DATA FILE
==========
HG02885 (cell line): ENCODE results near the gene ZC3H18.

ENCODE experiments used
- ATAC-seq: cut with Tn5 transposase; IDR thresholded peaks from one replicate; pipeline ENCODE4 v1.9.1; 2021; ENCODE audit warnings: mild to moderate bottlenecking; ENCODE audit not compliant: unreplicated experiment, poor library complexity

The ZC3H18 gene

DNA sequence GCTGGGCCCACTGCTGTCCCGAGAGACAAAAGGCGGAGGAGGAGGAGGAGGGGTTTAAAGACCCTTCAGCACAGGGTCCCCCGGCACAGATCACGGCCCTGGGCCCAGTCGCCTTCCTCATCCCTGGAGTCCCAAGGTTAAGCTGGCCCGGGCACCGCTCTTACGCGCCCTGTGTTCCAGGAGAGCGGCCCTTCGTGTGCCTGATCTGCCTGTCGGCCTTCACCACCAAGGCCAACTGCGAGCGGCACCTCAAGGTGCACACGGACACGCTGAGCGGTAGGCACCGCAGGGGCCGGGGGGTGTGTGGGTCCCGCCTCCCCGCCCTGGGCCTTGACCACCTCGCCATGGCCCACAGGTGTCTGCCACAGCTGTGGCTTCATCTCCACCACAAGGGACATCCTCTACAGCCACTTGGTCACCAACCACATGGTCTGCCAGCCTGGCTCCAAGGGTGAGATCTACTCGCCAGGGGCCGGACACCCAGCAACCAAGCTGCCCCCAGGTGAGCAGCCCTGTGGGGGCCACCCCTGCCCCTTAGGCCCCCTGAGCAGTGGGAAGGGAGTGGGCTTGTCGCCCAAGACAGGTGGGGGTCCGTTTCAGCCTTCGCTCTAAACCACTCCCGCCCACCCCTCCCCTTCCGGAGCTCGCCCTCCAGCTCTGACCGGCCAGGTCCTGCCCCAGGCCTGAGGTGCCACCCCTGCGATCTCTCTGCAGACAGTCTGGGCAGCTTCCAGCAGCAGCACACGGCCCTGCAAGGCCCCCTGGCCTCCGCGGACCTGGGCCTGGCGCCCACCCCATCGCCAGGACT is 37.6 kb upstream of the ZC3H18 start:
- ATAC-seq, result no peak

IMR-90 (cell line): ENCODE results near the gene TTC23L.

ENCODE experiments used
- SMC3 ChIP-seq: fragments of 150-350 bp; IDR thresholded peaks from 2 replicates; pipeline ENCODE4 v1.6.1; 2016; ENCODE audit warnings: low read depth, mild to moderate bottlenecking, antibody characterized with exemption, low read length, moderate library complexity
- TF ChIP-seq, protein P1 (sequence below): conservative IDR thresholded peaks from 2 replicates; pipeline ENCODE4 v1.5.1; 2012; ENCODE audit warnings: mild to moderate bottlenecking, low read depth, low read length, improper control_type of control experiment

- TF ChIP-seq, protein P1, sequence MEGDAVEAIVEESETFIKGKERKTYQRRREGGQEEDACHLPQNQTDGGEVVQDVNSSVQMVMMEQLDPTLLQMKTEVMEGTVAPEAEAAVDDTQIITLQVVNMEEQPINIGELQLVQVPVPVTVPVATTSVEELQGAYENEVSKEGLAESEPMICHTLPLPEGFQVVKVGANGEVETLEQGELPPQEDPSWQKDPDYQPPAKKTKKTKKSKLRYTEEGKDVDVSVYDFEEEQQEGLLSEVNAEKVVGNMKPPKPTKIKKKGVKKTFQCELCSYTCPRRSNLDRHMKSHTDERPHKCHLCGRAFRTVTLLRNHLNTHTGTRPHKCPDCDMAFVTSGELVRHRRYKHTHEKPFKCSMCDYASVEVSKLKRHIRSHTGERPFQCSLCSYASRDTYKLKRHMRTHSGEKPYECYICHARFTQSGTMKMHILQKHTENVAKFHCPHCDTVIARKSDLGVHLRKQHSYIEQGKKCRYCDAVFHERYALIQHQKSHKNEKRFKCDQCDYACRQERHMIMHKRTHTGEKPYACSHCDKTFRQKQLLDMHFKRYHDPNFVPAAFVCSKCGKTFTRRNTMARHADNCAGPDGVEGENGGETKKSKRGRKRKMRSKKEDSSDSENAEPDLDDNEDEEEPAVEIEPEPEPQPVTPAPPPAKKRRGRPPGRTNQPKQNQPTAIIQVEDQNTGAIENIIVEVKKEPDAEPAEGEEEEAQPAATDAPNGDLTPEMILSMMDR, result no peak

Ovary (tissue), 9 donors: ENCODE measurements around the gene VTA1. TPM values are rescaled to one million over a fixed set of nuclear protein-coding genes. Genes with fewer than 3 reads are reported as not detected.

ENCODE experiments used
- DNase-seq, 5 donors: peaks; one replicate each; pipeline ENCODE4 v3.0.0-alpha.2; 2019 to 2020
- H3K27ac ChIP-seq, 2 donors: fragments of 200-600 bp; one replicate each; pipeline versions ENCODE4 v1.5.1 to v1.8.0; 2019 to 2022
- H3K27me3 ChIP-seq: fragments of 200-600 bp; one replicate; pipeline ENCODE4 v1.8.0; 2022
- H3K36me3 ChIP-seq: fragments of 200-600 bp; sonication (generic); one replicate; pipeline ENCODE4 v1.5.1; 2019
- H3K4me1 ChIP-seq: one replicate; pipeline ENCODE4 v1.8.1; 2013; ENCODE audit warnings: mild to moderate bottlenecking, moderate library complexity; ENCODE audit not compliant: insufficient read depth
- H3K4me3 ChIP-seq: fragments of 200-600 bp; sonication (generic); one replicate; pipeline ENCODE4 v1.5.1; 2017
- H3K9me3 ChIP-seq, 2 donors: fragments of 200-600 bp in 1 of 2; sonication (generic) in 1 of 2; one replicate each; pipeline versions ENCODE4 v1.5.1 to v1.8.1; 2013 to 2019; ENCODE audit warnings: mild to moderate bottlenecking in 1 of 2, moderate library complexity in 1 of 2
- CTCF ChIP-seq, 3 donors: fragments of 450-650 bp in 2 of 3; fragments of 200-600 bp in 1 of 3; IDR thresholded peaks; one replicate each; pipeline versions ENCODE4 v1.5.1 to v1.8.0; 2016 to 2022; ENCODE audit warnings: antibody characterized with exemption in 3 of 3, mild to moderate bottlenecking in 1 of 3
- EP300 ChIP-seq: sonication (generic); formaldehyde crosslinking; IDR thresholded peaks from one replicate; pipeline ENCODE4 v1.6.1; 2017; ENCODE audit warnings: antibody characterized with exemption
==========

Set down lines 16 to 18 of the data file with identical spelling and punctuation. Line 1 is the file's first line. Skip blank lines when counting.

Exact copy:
- H3K27me3 ChIP-seq: fragments of 200-600 bp; one replicate; pipeline ENCODE4 v1.8.0; 2022
- H3K36me3 ChIP-seq: fragments of 200-600 bp; sonication (generic); one replicate; pipeline ENCODE4 v1.5.1; 2019
- H3K4me1 ChIP-seq: one replicate; pipeline ENCODE4 v1.8.1; 2013; ENCODE audit warnings: mild to moderate bottlenecking, moderate library complexity; ENCODE audit not compliant: insufficient read depth